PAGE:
Now concerning the "new" monokote covering method: "doping" is done to the bare airframe with Koverite "dope" to seal the wood and protect it from moisture for decades to come. After it has dried completely it helps monokote to adhere better. In my opinion on a model that scale and with your experience level it's not worth it. I recommencement just to sand very smoothly areas where monokote come into contact.

Doped paper covering is very hard to do the first time, but if you enjoy building more then flying go for it by all means. It's not very durable, but will look better then monokote (more scale like), but will rip with slight contact, even with dried grass.

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06-07-2009 11:00 AM  8 years agoPost 6
nivlek

rrProfessor

Norfolk England

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CA, medium thickness is all you need.
Can't you get balsa cement anymore ?

At the end of the day , it gets dark .

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06-07-2009 01:34 PM  8 years agoPost 7
Mutt

rrKey Veteran

M ca usa

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A lot of us that still play around with he old gillows kits like that use colored saran wrap. Use some balsa rite on the frame where the covering will touch and get it as tight as you can then after it setrs use a heat gun VERY carefully to tighten it up. There is also covering called microlite you can use also works great for what your wanting to do. Cope if I didnt have things all packed up (moving sold property and house) I would send you a crap load of microlite covering. If when I get moved and your not ready to cover and I get it unpacked I will see if you not covered yet if not I will send you some.

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06-07-2009 03:41 PM  8 years agoPost 8
Cope

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South Lake Tahoe CA

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Thanks guys!

I tell you what that Dope is no joke. I started to feel funny last night so I put the plank away and figured I'd work on the heli for a few. My head was SO SCREWED UP I decided to shelf the heli for fear of screwing something up..

I see why it's called dope.

The building is quite fun and I have high hopes for a successful completion of the super cub. The P-51 will wait until I finish the cub then I'm sure it will get built.

Mut Thanks for the offer, If I can't source any out from our wonderful hobby store I'll take you up on the offer.

Thanks for all the help.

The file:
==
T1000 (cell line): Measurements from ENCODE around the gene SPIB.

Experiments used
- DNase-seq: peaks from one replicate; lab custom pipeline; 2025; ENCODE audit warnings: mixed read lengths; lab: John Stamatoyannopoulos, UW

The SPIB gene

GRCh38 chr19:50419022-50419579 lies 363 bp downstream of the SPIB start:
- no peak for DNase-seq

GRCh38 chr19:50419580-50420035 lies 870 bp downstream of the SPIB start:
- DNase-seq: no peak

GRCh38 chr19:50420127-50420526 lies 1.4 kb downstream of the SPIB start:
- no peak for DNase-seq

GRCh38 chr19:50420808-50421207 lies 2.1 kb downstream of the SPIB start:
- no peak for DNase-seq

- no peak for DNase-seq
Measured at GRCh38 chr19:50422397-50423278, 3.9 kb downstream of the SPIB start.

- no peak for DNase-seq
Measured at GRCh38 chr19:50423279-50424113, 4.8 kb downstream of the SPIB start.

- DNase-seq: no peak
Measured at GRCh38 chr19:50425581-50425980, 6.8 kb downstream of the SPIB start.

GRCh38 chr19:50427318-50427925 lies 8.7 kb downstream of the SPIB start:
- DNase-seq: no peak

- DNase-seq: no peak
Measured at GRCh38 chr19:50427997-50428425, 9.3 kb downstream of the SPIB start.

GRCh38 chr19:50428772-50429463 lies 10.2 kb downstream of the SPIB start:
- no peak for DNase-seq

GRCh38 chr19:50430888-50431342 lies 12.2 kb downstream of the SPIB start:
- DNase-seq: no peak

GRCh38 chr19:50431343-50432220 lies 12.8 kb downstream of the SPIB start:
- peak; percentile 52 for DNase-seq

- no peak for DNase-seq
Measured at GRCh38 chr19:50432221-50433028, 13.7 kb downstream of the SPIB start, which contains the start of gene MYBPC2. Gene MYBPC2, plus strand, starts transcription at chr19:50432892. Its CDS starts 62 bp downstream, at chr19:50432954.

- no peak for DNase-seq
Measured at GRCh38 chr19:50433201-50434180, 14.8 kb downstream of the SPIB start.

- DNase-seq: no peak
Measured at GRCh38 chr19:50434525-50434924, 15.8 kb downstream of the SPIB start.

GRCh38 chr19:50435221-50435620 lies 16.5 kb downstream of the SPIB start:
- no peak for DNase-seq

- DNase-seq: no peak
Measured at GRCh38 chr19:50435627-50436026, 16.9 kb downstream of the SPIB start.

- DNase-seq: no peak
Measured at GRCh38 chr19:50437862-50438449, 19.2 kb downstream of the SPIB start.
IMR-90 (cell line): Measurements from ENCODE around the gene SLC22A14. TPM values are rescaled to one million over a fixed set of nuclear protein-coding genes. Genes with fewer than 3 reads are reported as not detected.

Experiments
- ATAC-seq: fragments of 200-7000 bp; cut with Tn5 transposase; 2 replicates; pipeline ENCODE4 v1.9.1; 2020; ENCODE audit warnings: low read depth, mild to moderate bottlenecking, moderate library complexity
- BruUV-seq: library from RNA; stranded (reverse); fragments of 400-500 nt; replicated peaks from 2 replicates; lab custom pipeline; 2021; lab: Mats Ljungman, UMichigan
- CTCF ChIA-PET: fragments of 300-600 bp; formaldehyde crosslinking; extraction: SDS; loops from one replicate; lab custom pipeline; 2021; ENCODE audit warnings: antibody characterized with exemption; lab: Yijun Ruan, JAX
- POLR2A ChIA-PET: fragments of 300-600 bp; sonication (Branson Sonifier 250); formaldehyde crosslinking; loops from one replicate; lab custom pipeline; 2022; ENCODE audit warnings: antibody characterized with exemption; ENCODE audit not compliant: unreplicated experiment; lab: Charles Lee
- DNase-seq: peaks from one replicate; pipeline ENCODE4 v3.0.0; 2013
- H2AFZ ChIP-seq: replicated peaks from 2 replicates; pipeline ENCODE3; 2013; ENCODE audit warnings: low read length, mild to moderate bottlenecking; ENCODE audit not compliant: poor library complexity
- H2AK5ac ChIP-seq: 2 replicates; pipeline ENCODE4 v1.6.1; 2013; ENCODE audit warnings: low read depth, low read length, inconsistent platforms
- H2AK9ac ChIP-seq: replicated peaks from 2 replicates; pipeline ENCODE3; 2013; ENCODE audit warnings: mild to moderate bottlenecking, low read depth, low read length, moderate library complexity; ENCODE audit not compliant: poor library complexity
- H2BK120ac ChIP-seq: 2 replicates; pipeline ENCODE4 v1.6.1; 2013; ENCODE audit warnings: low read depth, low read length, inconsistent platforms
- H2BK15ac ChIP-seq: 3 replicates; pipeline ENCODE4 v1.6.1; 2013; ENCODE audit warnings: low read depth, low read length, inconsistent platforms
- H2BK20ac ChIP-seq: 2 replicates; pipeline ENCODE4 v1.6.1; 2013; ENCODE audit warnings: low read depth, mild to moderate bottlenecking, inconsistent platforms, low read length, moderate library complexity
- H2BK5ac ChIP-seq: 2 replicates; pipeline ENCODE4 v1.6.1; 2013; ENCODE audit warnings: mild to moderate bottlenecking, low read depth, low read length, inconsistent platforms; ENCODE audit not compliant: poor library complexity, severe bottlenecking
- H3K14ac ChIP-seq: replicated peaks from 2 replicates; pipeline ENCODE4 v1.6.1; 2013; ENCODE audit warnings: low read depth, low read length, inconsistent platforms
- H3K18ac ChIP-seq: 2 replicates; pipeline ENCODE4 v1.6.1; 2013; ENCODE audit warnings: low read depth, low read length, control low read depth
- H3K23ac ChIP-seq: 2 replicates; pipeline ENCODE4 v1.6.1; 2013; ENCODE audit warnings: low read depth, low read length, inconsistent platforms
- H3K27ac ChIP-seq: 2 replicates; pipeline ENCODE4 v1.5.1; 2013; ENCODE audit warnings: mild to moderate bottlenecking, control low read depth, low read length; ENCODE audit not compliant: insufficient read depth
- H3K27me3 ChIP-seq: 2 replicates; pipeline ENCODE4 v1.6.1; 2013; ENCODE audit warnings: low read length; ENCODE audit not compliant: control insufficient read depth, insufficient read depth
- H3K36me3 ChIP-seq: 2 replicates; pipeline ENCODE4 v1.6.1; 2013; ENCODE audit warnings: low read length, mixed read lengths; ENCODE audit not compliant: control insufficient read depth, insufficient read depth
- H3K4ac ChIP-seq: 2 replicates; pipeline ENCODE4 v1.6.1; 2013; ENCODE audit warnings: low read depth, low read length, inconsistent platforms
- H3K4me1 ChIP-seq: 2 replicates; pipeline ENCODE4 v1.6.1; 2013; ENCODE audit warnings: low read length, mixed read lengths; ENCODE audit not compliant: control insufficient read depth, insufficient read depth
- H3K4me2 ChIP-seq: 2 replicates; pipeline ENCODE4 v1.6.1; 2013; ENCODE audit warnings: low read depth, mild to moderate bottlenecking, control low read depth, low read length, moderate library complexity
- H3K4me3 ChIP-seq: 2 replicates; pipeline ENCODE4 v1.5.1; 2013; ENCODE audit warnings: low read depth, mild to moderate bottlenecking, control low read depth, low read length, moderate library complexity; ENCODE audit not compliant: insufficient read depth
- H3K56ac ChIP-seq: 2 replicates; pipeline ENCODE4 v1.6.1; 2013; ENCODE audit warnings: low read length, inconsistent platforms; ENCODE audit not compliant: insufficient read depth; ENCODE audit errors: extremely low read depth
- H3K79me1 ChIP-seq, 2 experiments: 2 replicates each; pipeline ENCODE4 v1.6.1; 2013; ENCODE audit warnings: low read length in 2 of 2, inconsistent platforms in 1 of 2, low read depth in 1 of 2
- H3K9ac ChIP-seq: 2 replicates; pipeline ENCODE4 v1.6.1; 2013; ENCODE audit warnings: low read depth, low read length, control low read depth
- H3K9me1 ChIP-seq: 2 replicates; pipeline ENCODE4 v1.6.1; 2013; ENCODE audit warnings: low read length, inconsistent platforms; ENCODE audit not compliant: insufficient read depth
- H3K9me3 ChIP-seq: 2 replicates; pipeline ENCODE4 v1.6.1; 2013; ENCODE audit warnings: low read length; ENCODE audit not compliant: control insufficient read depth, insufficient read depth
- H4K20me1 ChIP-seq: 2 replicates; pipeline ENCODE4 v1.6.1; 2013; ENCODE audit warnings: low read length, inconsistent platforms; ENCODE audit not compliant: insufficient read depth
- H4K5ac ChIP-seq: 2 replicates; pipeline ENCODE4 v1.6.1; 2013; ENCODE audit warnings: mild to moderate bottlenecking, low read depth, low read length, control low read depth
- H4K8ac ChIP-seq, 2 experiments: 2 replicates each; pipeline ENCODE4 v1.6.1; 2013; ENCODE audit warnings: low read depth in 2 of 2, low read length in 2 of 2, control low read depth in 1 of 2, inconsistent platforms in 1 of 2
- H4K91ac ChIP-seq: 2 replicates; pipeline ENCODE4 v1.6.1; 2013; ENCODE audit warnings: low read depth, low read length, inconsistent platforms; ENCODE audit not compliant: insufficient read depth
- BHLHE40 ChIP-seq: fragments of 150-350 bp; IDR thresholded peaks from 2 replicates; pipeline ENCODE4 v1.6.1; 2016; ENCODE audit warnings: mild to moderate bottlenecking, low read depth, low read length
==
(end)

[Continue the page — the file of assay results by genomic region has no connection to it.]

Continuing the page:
Fear is the little death,The mind killer. I will allow my fear to pass through me.Only I will remain

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06-07-2009 07:20 PM  8 years agoPost 9
Roscoe

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garfield Hts.,ohio - USA

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If your going with monokote over tissue, I would recommend ultracote instead of the mono, easier to work with and more flexible. I recently finished covering a scratch built Me-309 with it. Still needs some finishing.

Don't worry about avoiding temptation. As you grow older, it will avoid you.

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06-07-2009 09:15 PM  8 years agoPost 10
whirlyspud

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USA

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You did a nice Job on that Rosco. Thumbs up!

Mike

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06-08-2009 12:20 AM  8 years agoPost 11
jgunpilot

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Pollock, LA

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The Me-309 is absolutely beautiful, although I know nothing of the actual aircraft.

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06-08-2009 12:53 AM  8 years agoPost 12
Roscoe

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garfield Hts.,ohio - USA

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Thanks guys...

The 309 was an experimental, supposed to replace the Bf 109, but lackluster performance doomed it.

Don't worry about avoiding temptation. As you grow older, it will avoid you.

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06-08-2009 04:44 AM  8 years agoPost 13
Roscoe

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garfield Hts.,ohio - USA

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By the way Cope, welcome to the "dark side" ...be careful, it can be addicting.

Don't worry about avoiding temptation. As you grow older, it will avoid you.

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06-08-2009 08:47 AM  8 years agoPost 14
OICU812

rrMaster

Edson, Alberta, Canada

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yea planes are good for being able to fly stress free, pick ur nose, scratch ur bum, have a java, all at the same time and not crash.

...Once upon a time there were Nitros, flybars and frequency pins...